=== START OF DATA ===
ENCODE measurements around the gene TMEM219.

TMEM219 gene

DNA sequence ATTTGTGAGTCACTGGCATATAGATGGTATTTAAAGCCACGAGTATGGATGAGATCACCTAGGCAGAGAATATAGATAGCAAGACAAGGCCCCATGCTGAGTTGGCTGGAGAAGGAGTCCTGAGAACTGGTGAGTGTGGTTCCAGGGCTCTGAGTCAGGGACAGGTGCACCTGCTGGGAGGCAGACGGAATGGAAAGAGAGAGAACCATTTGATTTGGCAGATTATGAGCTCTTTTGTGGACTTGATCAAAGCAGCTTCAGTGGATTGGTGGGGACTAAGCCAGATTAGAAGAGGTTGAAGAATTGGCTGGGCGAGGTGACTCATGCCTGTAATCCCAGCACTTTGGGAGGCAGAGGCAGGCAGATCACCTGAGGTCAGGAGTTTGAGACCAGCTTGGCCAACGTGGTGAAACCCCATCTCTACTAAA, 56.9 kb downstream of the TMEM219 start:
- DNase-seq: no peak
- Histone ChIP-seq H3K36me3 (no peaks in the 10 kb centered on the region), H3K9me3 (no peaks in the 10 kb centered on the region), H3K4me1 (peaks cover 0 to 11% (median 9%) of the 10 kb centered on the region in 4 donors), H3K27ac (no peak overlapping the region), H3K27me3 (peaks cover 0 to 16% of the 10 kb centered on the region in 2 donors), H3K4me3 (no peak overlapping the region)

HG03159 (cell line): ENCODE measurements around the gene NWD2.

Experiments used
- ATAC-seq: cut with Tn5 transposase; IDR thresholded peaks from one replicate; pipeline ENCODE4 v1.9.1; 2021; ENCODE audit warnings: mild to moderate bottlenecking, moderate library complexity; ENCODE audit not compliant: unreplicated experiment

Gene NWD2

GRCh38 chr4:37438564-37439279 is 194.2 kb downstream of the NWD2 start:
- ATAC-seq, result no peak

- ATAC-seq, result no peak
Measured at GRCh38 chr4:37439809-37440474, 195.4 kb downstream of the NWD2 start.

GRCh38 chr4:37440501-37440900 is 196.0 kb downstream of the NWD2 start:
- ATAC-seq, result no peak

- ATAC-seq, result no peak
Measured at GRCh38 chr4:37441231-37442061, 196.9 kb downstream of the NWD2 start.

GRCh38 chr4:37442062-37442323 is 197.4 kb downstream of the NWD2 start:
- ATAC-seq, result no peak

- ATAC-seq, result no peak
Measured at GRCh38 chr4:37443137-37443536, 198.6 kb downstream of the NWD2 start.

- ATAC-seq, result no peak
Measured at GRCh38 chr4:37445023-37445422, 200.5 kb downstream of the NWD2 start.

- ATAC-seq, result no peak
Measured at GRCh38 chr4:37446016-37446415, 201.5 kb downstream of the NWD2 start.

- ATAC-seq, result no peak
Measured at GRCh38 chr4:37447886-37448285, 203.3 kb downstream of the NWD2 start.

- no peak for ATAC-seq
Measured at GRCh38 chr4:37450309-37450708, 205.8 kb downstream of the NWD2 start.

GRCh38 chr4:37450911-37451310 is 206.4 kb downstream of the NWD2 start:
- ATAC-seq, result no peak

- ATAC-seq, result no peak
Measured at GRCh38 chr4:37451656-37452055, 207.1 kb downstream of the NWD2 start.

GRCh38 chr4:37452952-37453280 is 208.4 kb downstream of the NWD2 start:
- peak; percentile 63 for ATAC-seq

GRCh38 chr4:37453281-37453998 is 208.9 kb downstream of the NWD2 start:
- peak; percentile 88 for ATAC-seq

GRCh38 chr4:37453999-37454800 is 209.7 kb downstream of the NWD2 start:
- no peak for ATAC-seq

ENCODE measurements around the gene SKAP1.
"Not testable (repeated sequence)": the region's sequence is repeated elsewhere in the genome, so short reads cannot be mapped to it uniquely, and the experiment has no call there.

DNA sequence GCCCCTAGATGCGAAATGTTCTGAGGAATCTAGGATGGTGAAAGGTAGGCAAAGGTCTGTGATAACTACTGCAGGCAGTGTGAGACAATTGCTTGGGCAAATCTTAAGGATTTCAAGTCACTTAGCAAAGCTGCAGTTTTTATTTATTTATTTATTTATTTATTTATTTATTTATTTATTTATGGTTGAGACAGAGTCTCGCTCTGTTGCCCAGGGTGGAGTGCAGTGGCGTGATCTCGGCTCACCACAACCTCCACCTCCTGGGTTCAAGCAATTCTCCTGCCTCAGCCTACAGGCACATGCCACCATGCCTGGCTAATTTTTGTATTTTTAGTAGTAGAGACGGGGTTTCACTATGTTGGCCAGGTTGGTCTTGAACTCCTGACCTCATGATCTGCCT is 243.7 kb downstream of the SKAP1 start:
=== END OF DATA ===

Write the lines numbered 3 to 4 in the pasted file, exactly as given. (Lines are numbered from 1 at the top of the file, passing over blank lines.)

DNA sequence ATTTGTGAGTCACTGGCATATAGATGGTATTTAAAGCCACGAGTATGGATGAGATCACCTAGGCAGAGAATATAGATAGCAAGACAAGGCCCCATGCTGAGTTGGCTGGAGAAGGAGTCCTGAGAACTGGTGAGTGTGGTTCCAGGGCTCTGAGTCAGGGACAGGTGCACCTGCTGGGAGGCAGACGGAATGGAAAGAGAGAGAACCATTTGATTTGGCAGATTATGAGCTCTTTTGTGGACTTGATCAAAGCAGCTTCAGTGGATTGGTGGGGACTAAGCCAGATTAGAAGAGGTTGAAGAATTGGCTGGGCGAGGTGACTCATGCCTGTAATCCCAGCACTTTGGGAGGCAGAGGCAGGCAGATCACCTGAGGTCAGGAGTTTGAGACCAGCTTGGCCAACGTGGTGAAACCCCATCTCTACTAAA, 56.9 kb downstream of the TMEM219 start:
- DNase-seq: no peak